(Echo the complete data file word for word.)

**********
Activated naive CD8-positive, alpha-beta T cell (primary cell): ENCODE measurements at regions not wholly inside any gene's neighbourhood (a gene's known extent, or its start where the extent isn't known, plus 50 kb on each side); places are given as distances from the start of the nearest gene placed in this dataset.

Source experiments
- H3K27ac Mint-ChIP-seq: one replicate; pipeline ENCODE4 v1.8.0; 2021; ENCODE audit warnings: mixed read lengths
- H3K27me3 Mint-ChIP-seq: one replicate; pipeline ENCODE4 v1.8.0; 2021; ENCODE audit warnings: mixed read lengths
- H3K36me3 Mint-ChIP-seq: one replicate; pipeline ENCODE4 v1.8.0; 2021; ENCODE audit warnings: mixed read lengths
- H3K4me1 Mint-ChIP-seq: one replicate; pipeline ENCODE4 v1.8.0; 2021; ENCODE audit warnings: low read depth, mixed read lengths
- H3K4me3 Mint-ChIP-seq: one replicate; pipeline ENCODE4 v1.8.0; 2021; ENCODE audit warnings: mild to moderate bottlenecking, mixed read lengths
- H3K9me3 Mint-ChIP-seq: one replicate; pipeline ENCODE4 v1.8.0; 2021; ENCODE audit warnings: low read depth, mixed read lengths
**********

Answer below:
Activated naive CD8-positive, alpha-beta T cell (primary cell): ENCODE measurements at regions not wholly inside any gene's neighbourhood (a gene's known extent, or its start where the extent isn't known, plus 50 kb on each side); places are given as distances from the start of the nearest gene placed in this dataset.

Source experiments
- H3K27ac Mint-ChIP-seq: one replicate; pipeline ENCODE4 v1.8.0; 2021; ENCODE audit warnings: mixed read lengths
- H3K27me3 Mint-ChIP-seq: one replicate; pipeline ENCODE4 v1.8.0; 2021; ENCODE audit warnings: mixed read lengths
- H3K36me3 Mint-ChIP-seq: one replicate; pipeline ENCODE4 v1.8.0; 2021; ENCODE audit warnings: mixed read lengths
- H3K4me1 Mint-ChIP-seq: one replicate; pipeline ENCODE4 v1.8.0; 2021; ENCODE audit warnings: low read depth, mixed read lengths
- H3K4me3 Mint-ChIP-seq: one replicate; pipeline ENCODE4 v1.8.0; 2021; ENCODE audit warnings: mild to moderate bottlenecking, mixed read lengths
- H3K9me3 Mint-ChIP-seq: one replicate; pipeline ENCODE4 v1.8.0; 2021; ENCODE audit warnings: low read depth, mixed read lengths